COMMON drugs for high blood pressure and anxiety may provide a new lifeline for women with resistant breast cancer.
Scientists say there is growing evidence to show that beta-blockers can stop breast cancer spreading and save lives.
The latest research, on more than 400 UK breast cancer patients, confirms earlier results indicating that beta-blockers can aid survival.
Last year findings published in the journal Oncotarget showed that women taking the drugs before an operation for breast cancer were less likely to have died several years later.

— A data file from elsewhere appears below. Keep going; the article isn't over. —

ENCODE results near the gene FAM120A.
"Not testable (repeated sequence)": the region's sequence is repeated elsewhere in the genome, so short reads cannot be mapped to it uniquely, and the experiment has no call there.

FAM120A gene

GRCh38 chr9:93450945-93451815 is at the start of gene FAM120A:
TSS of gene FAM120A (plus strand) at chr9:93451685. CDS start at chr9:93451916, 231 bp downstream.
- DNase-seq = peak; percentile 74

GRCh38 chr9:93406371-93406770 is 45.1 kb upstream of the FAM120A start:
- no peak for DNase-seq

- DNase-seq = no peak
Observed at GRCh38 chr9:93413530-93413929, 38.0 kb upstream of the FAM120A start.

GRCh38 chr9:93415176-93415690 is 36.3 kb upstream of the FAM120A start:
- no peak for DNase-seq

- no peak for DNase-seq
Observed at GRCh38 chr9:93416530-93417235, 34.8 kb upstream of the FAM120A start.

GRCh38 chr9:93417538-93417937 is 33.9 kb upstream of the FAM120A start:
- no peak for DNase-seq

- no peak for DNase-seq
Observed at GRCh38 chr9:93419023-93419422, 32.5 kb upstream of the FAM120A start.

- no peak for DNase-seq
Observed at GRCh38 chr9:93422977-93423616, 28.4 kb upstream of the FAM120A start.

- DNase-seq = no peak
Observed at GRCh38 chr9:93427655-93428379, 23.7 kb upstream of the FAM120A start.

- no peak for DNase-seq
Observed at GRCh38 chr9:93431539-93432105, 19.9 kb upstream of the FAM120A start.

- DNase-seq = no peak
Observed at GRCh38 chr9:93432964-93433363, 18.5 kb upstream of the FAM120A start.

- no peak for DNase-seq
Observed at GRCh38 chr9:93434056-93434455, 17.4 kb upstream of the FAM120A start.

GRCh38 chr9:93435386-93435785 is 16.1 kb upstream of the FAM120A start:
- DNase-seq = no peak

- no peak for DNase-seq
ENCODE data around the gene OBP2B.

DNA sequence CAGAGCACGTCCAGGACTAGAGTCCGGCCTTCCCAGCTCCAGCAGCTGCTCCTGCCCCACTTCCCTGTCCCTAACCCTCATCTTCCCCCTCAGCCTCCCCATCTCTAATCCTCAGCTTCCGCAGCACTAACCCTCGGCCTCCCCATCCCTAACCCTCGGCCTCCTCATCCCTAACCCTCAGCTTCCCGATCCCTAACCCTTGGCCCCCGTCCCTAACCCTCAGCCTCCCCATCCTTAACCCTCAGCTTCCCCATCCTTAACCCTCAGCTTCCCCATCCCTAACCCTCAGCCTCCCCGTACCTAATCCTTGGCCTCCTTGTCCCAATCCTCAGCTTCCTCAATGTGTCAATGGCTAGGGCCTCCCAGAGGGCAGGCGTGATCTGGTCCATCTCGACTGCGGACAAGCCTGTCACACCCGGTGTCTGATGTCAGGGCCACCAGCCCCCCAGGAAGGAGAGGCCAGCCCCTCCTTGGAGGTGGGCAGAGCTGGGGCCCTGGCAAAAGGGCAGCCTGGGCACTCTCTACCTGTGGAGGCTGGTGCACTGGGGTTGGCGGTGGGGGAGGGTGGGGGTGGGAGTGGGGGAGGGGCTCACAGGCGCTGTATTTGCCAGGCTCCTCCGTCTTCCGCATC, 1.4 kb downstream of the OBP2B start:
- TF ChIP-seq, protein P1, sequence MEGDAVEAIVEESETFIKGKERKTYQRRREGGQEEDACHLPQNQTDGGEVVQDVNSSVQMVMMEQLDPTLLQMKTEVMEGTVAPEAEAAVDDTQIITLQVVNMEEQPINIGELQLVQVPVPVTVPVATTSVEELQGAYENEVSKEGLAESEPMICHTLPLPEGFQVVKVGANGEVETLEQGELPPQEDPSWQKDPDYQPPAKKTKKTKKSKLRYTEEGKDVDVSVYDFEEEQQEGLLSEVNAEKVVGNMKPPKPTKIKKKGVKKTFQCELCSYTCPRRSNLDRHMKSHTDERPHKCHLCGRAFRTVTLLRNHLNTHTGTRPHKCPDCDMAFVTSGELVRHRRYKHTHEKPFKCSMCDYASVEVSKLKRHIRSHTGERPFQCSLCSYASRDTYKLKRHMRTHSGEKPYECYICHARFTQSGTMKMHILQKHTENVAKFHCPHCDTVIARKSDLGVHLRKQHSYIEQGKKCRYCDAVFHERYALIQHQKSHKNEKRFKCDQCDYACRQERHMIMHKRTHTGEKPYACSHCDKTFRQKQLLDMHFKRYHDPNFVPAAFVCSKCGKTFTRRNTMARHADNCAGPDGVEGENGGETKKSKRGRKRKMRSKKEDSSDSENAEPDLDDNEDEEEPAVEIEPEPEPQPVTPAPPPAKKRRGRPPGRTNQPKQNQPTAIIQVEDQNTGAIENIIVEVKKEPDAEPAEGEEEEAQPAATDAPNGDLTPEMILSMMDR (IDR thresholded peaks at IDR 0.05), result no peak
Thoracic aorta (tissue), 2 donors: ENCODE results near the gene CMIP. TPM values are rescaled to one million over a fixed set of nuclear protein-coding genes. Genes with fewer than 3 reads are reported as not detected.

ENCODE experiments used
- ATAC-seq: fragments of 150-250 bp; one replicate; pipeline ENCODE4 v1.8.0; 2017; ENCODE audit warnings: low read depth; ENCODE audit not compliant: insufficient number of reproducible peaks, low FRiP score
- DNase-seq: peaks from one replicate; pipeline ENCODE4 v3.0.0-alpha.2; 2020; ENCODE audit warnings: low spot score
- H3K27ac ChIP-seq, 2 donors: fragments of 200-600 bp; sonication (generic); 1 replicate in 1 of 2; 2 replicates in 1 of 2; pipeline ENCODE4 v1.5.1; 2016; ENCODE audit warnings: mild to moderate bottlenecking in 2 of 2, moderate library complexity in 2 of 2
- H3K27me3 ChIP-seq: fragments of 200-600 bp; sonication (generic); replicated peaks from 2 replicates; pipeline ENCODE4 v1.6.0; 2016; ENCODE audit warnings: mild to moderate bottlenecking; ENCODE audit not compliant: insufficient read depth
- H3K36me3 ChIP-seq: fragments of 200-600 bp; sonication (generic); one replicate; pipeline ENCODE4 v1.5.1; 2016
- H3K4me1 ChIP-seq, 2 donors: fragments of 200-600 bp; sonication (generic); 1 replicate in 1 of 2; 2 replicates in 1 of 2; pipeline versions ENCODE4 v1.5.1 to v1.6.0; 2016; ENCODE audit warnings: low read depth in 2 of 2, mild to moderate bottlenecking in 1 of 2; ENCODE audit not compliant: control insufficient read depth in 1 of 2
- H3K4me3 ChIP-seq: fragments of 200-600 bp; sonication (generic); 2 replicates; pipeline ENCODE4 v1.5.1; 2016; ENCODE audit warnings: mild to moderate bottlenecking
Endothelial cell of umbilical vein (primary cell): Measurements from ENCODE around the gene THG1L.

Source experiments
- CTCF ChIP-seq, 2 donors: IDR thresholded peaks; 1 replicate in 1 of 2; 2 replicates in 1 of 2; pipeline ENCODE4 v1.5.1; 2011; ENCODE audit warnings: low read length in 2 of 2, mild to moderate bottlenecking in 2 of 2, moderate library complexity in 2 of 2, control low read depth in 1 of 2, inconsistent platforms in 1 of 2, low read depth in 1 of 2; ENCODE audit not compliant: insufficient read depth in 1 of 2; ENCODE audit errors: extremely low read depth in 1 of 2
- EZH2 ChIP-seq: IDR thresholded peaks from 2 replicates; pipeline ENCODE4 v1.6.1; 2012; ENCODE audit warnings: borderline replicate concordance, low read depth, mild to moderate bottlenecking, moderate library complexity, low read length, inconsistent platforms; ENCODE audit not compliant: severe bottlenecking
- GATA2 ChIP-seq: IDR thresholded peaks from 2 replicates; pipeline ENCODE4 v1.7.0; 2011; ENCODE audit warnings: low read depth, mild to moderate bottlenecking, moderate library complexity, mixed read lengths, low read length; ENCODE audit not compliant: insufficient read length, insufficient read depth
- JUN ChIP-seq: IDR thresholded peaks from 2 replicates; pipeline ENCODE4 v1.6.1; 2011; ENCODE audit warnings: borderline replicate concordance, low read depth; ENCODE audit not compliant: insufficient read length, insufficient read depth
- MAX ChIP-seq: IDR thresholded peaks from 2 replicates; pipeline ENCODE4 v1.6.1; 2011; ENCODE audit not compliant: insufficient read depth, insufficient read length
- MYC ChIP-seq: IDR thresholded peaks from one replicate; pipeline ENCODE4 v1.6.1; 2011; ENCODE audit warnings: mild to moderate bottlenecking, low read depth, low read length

The new study showed that taking beta-blockers led to a 70pc reduction in death rates over a 10 year period.
The drug tamoxifen is often given after surgery to prevent recurrence, but in some 50pc of cases the disease becomes resistant to tamoxifen treatment. Scientists believed beta-blockers could be used in these cases.